[1] There may be a difference between the groups that exist at your site and those that your site is willing to receive. For example, the subscription list might specify comp.all, which should send all newsgroups below the comp hierarchy, but at your site you might not list several of the comp newsgroups in the active file. Articles posted to those groups will be moved to junk.

After this, the article is relayed to all other sites that request news from these groups, using the transport specified for each particular site. To make sure an article isn't sent to a site that has already seen it, each destination site is checked against the article's Path: header field, which contains the list of sites the article has traversed so far, written in the UUCP-style bang-path source-routing style described in Chapter 17, Electronic Mail. If the destination site's name does not appear in this list, the article is sent to it.

C News is commonly used to relay news between UUCP sites, although it is also possible to use it in an NNTP environment. To deliver news to a remote UUCP site, either in single articles or whole batches, uux is used to execute the rnews command on the remote site and feed the article or batch to it on standard input. Refer to Chapter 16, Managing Taylor UUCP, for more information on UUCP.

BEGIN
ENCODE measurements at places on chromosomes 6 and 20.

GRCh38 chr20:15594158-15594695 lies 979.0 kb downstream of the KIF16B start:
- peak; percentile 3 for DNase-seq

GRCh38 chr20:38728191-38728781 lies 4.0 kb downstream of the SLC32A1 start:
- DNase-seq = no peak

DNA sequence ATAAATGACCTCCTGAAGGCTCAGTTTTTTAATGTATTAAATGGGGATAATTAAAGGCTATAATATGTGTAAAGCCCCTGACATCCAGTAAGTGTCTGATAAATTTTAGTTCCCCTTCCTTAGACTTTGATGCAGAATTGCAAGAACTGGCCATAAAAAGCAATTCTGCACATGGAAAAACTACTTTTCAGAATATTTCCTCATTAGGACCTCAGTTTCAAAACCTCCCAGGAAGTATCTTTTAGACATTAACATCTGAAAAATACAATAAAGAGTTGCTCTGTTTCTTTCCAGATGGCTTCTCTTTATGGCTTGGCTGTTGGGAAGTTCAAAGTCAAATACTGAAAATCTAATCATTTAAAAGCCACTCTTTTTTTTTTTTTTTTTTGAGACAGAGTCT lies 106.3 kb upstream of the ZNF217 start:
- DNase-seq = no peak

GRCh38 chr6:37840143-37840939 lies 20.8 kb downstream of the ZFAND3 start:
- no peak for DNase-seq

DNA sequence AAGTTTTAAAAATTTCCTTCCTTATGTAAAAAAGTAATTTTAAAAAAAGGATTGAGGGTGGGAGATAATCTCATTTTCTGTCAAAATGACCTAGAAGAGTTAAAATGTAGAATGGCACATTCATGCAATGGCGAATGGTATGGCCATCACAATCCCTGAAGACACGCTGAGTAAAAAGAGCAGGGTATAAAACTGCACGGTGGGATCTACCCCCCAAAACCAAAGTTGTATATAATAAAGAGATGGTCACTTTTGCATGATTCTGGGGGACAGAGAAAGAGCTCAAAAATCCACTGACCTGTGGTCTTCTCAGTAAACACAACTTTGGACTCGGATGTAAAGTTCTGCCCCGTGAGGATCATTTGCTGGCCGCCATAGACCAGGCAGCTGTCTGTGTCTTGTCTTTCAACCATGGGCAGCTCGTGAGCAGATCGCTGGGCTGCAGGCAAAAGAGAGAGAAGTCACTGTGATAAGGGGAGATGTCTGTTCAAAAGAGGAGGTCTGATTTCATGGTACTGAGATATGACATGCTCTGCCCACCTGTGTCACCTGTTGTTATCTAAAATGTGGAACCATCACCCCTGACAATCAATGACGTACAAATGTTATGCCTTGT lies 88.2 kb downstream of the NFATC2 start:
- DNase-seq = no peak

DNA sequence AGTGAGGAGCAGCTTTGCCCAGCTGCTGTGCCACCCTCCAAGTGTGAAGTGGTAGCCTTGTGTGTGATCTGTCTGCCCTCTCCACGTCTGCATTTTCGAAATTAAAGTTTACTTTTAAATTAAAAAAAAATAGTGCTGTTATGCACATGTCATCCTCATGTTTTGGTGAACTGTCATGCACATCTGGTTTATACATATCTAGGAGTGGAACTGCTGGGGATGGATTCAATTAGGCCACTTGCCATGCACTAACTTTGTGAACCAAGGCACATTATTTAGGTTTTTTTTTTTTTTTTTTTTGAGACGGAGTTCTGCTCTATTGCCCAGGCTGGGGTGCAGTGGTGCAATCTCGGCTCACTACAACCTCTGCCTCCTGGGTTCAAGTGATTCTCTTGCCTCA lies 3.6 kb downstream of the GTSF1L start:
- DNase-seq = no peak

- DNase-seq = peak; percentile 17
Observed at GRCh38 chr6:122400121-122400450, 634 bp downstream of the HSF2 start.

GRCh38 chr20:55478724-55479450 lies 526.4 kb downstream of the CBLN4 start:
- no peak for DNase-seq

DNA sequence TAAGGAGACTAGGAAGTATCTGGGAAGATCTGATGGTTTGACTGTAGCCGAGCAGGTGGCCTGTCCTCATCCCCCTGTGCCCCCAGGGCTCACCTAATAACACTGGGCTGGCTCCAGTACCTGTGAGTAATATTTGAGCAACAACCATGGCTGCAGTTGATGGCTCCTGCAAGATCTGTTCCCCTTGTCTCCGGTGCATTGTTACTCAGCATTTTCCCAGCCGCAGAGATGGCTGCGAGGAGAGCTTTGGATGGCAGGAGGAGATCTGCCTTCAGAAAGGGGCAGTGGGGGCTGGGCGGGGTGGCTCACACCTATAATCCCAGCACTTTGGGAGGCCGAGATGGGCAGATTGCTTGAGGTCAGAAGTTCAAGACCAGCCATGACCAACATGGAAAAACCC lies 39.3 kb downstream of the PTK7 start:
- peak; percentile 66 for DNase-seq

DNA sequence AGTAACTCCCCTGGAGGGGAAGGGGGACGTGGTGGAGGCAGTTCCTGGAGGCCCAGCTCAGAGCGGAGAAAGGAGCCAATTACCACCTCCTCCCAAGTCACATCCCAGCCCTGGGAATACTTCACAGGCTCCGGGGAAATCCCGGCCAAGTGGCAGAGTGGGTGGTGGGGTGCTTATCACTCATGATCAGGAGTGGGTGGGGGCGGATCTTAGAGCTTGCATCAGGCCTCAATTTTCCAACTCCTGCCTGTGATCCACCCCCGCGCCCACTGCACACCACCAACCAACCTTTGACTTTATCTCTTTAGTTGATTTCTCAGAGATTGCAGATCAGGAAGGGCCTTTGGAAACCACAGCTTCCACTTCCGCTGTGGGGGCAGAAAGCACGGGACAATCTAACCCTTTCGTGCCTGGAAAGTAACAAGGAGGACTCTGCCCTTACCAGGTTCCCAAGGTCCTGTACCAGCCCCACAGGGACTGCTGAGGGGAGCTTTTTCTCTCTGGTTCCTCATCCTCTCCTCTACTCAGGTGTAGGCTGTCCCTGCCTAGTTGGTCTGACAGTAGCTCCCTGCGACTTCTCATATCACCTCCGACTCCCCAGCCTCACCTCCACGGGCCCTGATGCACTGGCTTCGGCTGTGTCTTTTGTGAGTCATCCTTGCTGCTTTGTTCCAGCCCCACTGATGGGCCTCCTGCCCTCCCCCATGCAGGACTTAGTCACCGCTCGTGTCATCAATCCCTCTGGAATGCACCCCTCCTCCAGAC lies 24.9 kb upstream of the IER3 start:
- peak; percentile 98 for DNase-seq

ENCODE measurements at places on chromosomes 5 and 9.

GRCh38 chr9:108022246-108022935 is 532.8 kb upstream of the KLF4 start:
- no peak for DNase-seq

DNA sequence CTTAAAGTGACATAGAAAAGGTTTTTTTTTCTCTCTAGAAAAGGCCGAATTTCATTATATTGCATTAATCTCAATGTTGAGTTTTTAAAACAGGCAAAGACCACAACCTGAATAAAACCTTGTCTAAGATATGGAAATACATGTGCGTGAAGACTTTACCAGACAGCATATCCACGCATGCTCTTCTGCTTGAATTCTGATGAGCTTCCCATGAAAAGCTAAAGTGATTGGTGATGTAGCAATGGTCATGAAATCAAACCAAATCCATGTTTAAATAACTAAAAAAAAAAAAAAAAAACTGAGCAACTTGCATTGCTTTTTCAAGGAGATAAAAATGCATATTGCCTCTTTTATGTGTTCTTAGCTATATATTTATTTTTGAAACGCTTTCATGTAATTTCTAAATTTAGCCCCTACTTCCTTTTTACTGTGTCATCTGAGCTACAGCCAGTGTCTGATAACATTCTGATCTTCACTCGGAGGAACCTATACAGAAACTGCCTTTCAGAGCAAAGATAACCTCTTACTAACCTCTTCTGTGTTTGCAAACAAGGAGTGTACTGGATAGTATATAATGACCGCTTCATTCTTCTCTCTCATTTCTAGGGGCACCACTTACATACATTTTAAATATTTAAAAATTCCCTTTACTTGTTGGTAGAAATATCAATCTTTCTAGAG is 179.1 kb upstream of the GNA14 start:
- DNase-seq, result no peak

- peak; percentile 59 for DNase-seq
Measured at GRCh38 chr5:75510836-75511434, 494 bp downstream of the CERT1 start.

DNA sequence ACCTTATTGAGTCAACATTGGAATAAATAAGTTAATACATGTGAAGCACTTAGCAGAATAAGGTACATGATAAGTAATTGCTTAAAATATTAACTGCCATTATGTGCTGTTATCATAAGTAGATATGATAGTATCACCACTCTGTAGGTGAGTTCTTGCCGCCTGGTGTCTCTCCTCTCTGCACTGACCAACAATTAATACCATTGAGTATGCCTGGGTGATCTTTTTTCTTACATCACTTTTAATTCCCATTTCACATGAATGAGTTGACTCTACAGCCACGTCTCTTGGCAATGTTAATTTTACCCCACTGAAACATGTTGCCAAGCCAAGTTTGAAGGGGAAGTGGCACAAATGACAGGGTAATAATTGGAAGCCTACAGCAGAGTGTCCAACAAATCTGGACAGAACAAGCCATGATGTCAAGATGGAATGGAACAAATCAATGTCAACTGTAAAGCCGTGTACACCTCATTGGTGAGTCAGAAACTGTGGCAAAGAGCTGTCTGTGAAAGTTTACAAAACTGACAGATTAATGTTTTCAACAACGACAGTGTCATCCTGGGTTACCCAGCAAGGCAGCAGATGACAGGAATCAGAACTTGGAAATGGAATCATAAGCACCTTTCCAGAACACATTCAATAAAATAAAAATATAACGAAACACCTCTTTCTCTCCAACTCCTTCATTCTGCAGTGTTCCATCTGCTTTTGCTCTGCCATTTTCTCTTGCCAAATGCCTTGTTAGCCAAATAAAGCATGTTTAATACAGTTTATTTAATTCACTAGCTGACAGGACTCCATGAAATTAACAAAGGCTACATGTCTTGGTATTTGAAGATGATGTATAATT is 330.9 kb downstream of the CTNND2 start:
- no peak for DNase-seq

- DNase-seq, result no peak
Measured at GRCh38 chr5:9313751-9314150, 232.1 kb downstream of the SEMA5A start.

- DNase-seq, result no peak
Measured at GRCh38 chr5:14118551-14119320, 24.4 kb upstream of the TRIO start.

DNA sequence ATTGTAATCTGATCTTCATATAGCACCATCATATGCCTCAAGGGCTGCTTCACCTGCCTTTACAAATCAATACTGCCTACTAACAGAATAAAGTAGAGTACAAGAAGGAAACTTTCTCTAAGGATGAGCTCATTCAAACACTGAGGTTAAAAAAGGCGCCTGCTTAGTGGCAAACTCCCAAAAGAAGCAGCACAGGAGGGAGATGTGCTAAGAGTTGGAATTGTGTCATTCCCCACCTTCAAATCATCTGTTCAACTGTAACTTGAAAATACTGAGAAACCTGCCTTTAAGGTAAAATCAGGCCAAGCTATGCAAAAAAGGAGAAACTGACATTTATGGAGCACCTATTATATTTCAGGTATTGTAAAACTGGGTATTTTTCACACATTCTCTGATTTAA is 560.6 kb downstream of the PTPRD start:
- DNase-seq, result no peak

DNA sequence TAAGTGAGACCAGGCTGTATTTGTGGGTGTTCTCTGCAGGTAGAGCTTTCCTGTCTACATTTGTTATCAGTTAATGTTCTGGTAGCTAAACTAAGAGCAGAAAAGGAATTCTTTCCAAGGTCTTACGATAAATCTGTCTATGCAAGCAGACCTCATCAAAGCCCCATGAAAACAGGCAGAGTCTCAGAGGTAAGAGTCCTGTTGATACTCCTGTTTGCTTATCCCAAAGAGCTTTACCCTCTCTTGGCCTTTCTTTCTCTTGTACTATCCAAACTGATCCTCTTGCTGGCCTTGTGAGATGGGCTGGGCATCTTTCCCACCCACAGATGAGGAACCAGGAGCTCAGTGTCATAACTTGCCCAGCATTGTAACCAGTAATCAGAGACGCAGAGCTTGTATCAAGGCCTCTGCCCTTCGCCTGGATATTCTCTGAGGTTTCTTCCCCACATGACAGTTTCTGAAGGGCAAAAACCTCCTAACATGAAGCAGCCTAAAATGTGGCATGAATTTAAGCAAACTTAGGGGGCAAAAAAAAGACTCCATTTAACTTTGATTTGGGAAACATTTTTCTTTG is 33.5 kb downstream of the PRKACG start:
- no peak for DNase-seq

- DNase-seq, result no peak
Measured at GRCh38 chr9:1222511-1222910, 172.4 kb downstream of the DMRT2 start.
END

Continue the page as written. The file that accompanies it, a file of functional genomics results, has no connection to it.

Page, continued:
Batching is the term used to describe sending large bundles of individual articles all in one transmission. When batching is enabled for a given site, C News does not send any incoming article immediately; instead, it appends its path name to a file, usually called out.going/site/togo. Periodically, a program is executed from a crontab entry by the cron program, which reads this file and bundles all of the listed articles into one or more file, optionally compressing them and sending them to rnews at the remote site.[2]

[2] Note that this should be the crontab of news; file permissions will not be mangled.

Figure 21.1 shows the news flow through relaynews. Articles may be relayed to the local site (denoted by ME), to a site named ponderosa via email, and a site named moria, for which batching is enabled.

Figure 21.1: News flow through relaynews

Figure 21.1


C News should be available in a prepackaged format for any modern Linux distribution, so installation will be easy. If not, or if you want to install from the original source distribution, then of course you can.[3] No matter how you install it, you will need to edit the C News configuration files. Their formats are described in the following list:

[3] You can obtain the C News source distribution from its home site at /pub/c-news/c-news.tar.Z


The sys file controls which newsgroups your site receives and forwards. We discuss it in detail in the following section.


Not usually edited by the administration; contains directions for handling articles in each newsgroup the site handles.